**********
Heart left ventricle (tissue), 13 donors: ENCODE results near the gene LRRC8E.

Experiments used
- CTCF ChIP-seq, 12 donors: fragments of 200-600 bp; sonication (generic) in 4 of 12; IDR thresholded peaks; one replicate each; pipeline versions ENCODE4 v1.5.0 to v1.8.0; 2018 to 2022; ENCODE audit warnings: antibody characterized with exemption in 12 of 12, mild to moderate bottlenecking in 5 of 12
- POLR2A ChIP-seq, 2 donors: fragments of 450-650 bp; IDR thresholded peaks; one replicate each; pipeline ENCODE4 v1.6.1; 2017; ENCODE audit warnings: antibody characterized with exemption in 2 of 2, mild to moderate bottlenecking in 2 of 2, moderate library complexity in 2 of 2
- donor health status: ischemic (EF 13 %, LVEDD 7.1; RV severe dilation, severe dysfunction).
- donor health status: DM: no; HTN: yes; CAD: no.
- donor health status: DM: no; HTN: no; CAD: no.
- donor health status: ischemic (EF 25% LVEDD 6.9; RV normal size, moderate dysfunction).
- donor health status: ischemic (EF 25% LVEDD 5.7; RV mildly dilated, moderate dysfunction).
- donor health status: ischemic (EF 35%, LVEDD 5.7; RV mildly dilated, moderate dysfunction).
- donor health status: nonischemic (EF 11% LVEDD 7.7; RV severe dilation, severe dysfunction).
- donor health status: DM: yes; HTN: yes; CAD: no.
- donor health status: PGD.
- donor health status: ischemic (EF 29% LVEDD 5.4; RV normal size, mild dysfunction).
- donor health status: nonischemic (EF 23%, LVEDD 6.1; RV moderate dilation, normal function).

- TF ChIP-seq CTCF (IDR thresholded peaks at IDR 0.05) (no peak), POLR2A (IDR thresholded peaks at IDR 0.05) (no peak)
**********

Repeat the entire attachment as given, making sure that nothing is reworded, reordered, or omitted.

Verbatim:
Heart left ventricle (tissue), 13 donors: ENCODE results near the gene LRRC8E.

Experiments used
- CTCF ChIP-seq, 12 donors: fragments of 200-600 bp; sonication (generic) in 4 of 12; IDR thresholded peaks; one replicate each; pipeline versions ENCODE4 v1.5.0 to v1.8.0; 2018 to 2022; ENCODE audit warnings: antibody characterized with exemption in 12 of 12, mild to moderate bottlenecking in 5 of 12
- POLR2A ChIP-seq, 2 donors: fragments of 450-650 bp; IDR thresholded peaks; one replicate each; pipeline ENCODE4 v1.6.1; 2017; ENCODE audit warnings: antibody characterized with exemption in 2 of 2, mild to moderate bottlenecking in 2 of 2, moderate library complexity in 2 of 2
- donor health status: ischemic (EF 13 %, LVEDD 7.1; RV severe dilation, severe dysfunction).
- donor health status: DM: no; HTN: yes; CAD: no.
- donor health status: DM: no; HTN: no; CAD: no.
- donor health status: ischemic (EF 25% LVEDD 6.9; RV normal size, moderate dysfunction).
- donor health status: ischemic (EF 25% LVEDD 5.7; RV mildly dilated, moderate dysfunction).
- donor health status: ischemic (EF 35%, LVEDD 5.7; RV mildly dilated, moderate dysfunction).
- donor health status: nonischemic (EF 11% LVEDD 7.7; RV severe dilation, severe dysfunction).
- donor health status: DM: yes; HTN: yes; CAD: no.
- donor health status: PGD.
- donor health status: ischemic (EF 29% LVEDD 5.4; RV normal size, mild dysfunction).
- donor health status: nonischemic (EF 23%, LVEDD 6.1; RV moderate dilation, normal function).

- TF ChIP-seq CTCF (IDR thresholded peaks at IDR 0.05) (no peak), POLR2A (IDR thresholded peaks at IDR 0.05) (no peak)